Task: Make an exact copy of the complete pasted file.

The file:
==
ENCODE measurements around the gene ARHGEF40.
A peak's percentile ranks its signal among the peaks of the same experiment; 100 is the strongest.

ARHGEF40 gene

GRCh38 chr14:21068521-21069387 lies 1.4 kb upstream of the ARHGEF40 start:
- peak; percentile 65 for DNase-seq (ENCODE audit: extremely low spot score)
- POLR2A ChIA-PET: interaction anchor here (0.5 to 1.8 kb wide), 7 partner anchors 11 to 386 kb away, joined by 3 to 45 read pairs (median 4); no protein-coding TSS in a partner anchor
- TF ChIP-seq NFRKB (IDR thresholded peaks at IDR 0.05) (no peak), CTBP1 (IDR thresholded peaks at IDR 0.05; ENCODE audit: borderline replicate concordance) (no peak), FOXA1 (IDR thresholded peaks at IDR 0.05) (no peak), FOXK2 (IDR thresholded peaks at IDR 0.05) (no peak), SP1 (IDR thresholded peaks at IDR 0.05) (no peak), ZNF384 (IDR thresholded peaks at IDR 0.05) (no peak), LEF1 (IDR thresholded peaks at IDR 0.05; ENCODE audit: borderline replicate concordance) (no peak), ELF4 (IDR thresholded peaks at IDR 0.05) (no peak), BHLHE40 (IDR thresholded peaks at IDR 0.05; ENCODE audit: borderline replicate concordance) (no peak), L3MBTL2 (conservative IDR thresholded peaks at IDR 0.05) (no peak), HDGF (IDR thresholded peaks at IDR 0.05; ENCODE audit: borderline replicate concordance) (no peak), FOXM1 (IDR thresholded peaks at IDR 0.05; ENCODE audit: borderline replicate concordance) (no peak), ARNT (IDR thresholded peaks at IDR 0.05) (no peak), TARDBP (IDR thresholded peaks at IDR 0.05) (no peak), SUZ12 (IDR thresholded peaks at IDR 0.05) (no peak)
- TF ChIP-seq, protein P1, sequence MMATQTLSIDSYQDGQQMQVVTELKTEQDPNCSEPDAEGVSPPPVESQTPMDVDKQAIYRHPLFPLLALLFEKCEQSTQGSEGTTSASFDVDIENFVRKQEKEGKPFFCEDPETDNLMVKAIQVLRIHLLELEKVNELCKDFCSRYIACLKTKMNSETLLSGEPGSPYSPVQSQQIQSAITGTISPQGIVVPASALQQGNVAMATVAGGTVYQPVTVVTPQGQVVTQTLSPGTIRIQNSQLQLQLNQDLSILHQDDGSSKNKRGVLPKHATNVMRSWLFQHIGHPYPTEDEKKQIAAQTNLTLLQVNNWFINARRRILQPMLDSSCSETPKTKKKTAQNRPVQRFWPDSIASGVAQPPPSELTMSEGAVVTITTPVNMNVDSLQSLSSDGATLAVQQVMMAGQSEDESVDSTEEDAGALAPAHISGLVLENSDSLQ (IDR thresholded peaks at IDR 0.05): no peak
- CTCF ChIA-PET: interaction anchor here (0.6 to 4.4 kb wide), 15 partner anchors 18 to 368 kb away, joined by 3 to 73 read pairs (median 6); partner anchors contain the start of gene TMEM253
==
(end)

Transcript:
ENCODE measurements around the gene ARHGEF40.
A peak's percentile ranks its signal among the peaks of the same experiment; 100 is the strongest.

ARHGEF40 gene

GRCh38 chr14:21068521-21069387 lies 1.4 kb upstream of the ARHGEF40 start:
- peak; percentile 65 for DNase-seq (ENCODE audit: extremely low spot score)
- POLR2A ChIA-PET: interaction anchor here (0.5 to 1.8 kb wide), 7 partner anchors 11 to 386 kb away, joined by 3 to 45 read pairs (median 4); no protein-coding TSS in a partner anchor
- TF ChIP-seq NFRKB (IDR thresholded peaks at IDR 0.05) (no peak), CTBP1 (IDR thresholded peaks at IDR 0.05; ENCODE audit: borderline replicate concordance) (no peak), FOXA1 (IDR thresholded peaks at IDR 0.05) (no peak), FOXK2 (IDR thresholded peaks at IDR 0.05) (no peak), SP1 (IDR thresholded peaks at IDR 0.05) (no peak), ZNF384 (IDR thresholded peaks at IDR 0.05) (no peak), LEF1 (IDR thresholded peaks at IDR 0.05; ENCODE audit: borderline replicate concordance) (no peak), ELF4 (IDR thresholded peaks at IDR 0.05) (no peak), BHLHE40 (IDR thresholded peaks at IDR 0.05; ENCODE audit: borderline replicate concordance) (no peak), L3MBTL2 (conservative IDR thresholded peaks at IDR 0.05) (no peak), HDGF (IDR thresholded peaks at IDR 0.05; ENCODE audit: borderline replicate concordance) (no peak), FOXM1 (IDR thresholded peaks at IDR 0.05; ENCODE audit: borderline replicate concordance) (no peak), ARNT (IDR thresholded peaks at IDR 0.05) (no peak), TARDBP (IDR thresholded peaks at IDR 0.05) (no peak), SUZ12 (IDR thresholded peaks at IDR 0.05) (no peak)
- TF ChIP-seq, protein P1, sequence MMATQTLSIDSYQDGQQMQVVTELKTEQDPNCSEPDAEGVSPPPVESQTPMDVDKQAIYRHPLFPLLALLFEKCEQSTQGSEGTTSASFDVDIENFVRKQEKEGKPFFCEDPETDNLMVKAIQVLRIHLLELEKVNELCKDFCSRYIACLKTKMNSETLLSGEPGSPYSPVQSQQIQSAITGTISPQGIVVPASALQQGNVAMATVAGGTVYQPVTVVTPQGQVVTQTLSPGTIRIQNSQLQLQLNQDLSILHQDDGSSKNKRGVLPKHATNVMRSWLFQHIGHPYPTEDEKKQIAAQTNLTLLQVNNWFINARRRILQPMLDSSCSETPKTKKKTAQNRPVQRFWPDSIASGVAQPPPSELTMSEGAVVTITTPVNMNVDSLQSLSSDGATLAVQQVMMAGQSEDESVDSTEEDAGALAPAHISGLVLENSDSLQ (IDR thresholded peaks at IDR 0.05): no peak
- CTCF ChIA-PET: interaction anchor here (0.6 to 4.4 kb wide), 15 partner anchors 18 to 368 kb away, joined by 3 to 73 read pairs (median 6); partner anchors contain the start of gene TMEM253